Thursday, December 19, 2019

Dec 2019 update

JOY is home and now all cleaned out. The last owner donated a bunch of materials that we had to remove, sort and store. Now the bus is clean and empty.
I finally got to be inside the bus and really feel the space. I haven't taken exact measurements but have created the latest layout option.

Just to recap: my absolute requirements for this space are:
* separate sleeping spaces for me and the driver
* long work counter
* fridge, sink and kitchen counter with moveable induction cooktop
* deep bathtub
* recliner
* composting toilet
* washer / dryer
* independent way to get in and out of bus
* ceiling fans

For a long time I've been stumped about where to put the bathtub and second bed. Once I got into the bus, I realized that the front wheel wells provide a nice defined area that with a curtain can be a semi-private space for the driver. I plan to add a really comfortable driver's seat on a swivel.

So glad to finally have a layout I like. Of course, once I get in and measure everything and consult with the experts things will inevitably change. But for now, I am happy with how it looks.

Equipment on and off grid

I made some equipment decisions and still have some to go. Here's my current list. Dec. 18, 2019

EQUIPMENT TO HAVE and use ON grid (i.e. with power)

cooking - 2 induction burners
baking - no, though a future possibility might be a toaster oven
fridge - 3-4 cu ft fridge mounted 20" above the ground

washer/dryer - the LG 4 washer/dryer combo
bathtub - repurposed industrial tub - 24" wide x 48" long x 24" deep
water heater
water pump

diesel heat system

bed warmer - Electrowarmth half-bed pad
Sleep number bed (requires minimal power to keep inflated)

cell phone
wifi booster

Handcycle lithium battery charging

LED lights (overhead)
task light - OTT clamp light

EQUIPMENT  - NO power needed
toilet - urine-diverting compost - either a C-Head or homemade version
sink - 16"x16-18"
bed - platform bed with mattress and Hypervent Aire-Flow Moisture Barrier

under bed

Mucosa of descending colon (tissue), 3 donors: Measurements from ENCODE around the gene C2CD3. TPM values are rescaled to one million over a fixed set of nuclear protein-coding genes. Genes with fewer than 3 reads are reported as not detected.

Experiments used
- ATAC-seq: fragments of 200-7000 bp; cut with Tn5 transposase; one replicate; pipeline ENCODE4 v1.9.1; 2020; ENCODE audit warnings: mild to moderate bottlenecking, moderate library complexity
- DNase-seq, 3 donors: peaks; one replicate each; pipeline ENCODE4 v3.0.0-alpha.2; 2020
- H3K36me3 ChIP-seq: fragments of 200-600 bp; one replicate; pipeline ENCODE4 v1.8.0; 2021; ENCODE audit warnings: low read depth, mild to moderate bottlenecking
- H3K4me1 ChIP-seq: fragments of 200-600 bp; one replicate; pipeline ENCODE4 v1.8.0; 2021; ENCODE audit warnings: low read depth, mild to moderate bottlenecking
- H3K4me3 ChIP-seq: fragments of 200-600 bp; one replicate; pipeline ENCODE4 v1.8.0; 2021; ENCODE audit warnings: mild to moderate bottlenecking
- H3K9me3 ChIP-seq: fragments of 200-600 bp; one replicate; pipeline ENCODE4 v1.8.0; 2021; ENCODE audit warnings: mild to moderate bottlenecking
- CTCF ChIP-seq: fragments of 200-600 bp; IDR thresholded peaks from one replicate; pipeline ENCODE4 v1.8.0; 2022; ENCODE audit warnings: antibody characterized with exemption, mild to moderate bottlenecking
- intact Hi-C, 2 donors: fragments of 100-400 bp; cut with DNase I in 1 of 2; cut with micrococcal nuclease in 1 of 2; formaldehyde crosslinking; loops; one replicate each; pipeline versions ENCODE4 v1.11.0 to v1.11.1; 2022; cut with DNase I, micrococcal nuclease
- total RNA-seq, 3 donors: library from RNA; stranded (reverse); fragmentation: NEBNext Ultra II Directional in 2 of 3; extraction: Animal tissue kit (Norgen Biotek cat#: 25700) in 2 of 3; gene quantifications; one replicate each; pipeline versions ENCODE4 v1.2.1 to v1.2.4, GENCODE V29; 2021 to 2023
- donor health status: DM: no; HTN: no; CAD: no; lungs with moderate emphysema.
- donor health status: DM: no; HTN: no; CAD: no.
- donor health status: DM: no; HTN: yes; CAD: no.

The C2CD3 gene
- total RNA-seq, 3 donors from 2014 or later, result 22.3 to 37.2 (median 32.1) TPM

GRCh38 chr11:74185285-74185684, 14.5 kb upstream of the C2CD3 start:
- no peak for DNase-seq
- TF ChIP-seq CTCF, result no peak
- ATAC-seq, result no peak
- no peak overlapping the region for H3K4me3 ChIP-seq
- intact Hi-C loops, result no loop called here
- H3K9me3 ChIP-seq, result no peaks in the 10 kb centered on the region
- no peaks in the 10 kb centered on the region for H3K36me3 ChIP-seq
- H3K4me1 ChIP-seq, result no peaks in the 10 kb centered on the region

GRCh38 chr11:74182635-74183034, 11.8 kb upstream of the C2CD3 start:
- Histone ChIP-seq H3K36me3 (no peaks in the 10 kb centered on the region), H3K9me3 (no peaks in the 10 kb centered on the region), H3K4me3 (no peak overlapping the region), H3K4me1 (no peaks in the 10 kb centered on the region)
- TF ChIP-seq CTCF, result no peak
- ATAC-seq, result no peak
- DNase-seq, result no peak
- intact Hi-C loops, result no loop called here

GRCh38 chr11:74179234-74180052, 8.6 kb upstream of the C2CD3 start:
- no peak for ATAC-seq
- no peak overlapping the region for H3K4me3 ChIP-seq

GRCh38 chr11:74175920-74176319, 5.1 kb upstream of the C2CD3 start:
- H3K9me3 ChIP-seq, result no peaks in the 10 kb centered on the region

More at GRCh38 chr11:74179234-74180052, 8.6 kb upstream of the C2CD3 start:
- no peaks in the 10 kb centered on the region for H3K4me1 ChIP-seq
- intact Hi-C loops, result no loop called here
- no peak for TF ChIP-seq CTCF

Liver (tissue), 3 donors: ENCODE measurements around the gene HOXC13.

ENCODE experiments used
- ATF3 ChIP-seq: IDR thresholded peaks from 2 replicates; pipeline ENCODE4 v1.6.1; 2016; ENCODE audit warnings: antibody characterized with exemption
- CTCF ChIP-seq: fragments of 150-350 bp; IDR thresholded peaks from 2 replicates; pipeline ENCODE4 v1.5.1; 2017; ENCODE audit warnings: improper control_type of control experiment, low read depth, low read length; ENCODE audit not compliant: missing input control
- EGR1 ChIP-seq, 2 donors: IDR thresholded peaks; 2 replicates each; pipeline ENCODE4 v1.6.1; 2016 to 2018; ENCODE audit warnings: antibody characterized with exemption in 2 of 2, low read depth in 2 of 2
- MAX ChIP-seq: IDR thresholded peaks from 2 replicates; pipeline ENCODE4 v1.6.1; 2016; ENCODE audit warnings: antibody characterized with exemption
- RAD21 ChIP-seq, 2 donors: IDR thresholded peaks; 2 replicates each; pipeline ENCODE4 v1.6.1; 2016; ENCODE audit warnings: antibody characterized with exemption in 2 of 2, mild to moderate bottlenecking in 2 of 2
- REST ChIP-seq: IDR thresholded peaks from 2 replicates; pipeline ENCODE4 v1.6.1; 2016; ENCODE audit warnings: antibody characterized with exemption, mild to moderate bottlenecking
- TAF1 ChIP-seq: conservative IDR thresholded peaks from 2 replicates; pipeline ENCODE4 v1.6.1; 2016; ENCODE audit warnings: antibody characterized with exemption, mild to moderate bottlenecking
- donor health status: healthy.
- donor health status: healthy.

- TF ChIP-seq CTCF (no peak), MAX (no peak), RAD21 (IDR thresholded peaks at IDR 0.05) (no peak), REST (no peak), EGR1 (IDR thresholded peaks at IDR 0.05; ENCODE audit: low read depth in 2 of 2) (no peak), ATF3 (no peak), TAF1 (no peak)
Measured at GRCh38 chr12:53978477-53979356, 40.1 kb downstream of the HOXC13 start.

under work table
under kitchen counter
under bus storage compartments
end of bed closet (12"w x 66" tall x 38" deep)

Sewing machine

Superarm wheelchair lift

OFF-Grid equipment to power
cooking - 2 induction burners
fridge - 3-4 cu ft fridge mounted 20" above the ground
cooler - Dometic

bed warmer - Electrowarmth half-bed pad OR USB Hot Water Bottle
Sleep number bed (requires minimal power to keep inflated) 

LED lights (overhead)
task light - OTT clamp light

cell phone
wifi booster

Superarm wheelchair lift

Handcycle lithium battery charging 

Getting in and out of the Bus

One of my priorities is to be able to get in and out of the bus by myself.

I traveled across the country in a bus with a standard bus lift. While it was reliable, to use it required turning on the engine. Diesel engines in old buses are noisy at 7am and did not make my camping neighbors happy.

To make it work, someone else had to start the engine so the battery wouldn't run down while I used the lift. Then they had to open the lift door. Then pass me the lift controls.  When I was down, they had to put it all back up.

A bus lift requires at least 7-9 feet of clearance. 4-5 feet for the lift itself then at least 3 more feet for my wheelchair to get off the front of the lift.

I always felt a bit trapped so for this bus I want a completely independent system. I have good use of my arms and hands so I figure it's possible.


I went looking for existing lifts and the only one that matches some of my needs is the Superarm lift especially the 129 Basement Motorhome model which works for 34-52" ground to vehicle floor distance.

But the Superarm lift has a weight limit of 600 lbs but that weight limit is too low for today's power chairs.

When I got my first power chair, the amazing Quickie P-200, it weighed 250 lbs empty.  The newer chairs, such as the Permobil M-300 preferred by my friends, weighs 450 lbs empty. With add-ons a power chair can go up over 500 lbs empty. So the Superarm won't work for them.

The weight limit seems fine for a manual chair. Here's a video of it being used by a manual wheelchair user getting into an RV.

The other problem with the Superarm is that it does not swivel. 

On the bus I need a lift to both get in and out of the bus but also out of the bathtub.  My most recent layout has the lift arm between the lift door and the bathtub.

Finally the cost is very high. For the motorhome model it's well over $8,000 new.


I began to look at devices that can lift up to 1,000 lbs, can swivel and are reliable enough for daily use.

I started to look at small industrial cranes like this Jib Crane. This one swivels 360 degrees, can be bolted down to the floor of the bus, lifts 1000 lbs and the arm can be extended.

Screen Shot 2019-07-26 at 5.09.41 PM.png

This particular model doesn't work because you have to hand pump it. But there are tons of variations on this idea where I can have the crane frame and add a small electric motor and straps.

The price of the cranes are so much cheaper than the Superarm - like cranes are in the hundreds and Superarm is in the thousands.

Hoping to get some bright brains working on this problem. I'll post as new ideas emerge.

JOY's First Logo

Some days a nice thing happens to make your day brighter.

Today my friend Marilyn Wann (of Fat!So?) brought me this beautiful gift.

Mercedes Straham made this by pressing into tin and then adding colors.

This 10" round logo has two concentric circles. Green flowing leaves swirl through the inner circle of blue with critters swimming around. The outer circle top contains the text "Rolling Joy" in calligraphy lettering and the bottom half shows a dark blue sky with golden stars.

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